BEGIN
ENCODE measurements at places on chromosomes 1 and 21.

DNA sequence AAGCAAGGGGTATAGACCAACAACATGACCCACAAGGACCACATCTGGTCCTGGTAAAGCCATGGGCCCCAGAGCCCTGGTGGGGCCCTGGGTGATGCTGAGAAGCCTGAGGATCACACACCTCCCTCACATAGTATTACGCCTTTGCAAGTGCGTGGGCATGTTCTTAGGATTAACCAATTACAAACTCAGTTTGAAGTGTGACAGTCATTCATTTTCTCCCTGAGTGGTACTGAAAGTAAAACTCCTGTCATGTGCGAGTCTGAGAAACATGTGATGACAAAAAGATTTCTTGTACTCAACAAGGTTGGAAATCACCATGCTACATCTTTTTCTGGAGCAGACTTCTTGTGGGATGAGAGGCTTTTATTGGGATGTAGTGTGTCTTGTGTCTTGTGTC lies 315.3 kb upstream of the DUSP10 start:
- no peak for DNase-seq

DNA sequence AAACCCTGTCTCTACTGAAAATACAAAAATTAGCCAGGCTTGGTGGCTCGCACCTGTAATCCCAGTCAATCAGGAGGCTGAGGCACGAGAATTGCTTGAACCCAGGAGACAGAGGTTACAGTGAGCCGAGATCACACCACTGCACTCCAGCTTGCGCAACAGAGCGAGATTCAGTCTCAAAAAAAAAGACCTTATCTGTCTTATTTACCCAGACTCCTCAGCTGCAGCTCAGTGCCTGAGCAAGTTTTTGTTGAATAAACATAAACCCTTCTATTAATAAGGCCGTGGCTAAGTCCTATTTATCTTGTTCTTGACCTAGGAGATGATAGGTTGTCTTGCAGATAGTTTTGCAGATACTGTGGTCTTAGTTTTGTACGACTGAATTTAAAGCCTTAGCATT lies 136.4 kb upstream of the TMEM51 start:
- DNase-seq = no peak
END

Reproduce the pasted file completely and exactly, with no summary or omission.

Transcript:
ENCODE measurements at places on chromosomes 1 and 21.

DNA sequence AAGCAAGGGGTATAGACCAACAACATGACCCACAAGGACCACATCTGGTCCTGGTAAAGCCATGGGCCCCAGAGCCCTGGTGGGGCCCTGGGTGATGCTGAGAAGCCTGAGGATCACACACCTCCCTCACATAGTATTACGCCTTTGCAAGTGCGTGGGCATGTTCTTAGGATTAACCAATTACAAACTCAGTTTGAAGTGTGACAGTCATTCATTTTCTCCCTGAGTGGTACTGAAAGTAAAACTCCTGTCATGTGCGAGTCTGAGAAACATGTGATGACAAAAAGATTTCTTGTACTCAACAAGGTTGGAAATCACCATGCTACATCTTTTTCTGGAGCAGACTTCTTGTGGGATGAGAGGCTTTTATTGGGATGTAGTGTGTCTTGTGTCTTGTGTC lies 315.3 kb upstream of the DUSP10 start:
- no peak for DNase-seq

DNA sequence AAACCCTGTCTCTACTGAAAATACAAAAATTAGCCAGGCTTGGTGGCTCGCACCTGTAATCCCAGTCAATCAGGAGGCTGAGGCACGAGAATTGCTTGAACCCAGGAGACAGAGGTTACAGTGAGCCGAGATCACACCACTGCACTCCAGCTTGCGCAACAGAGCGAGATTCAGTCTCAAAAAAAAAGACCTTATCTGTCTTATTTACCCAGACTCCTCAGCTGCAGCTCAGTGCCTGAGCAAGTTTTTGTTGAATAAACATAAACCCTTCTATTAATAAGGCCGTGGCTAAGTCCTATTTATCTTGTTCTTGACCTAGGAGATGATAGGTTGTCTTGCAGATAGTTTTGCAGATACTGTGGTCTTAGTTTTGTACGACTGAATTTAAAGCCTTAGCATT lies 136.4 kb upstream of the TMEM51 start:
- DNase-seq = no peak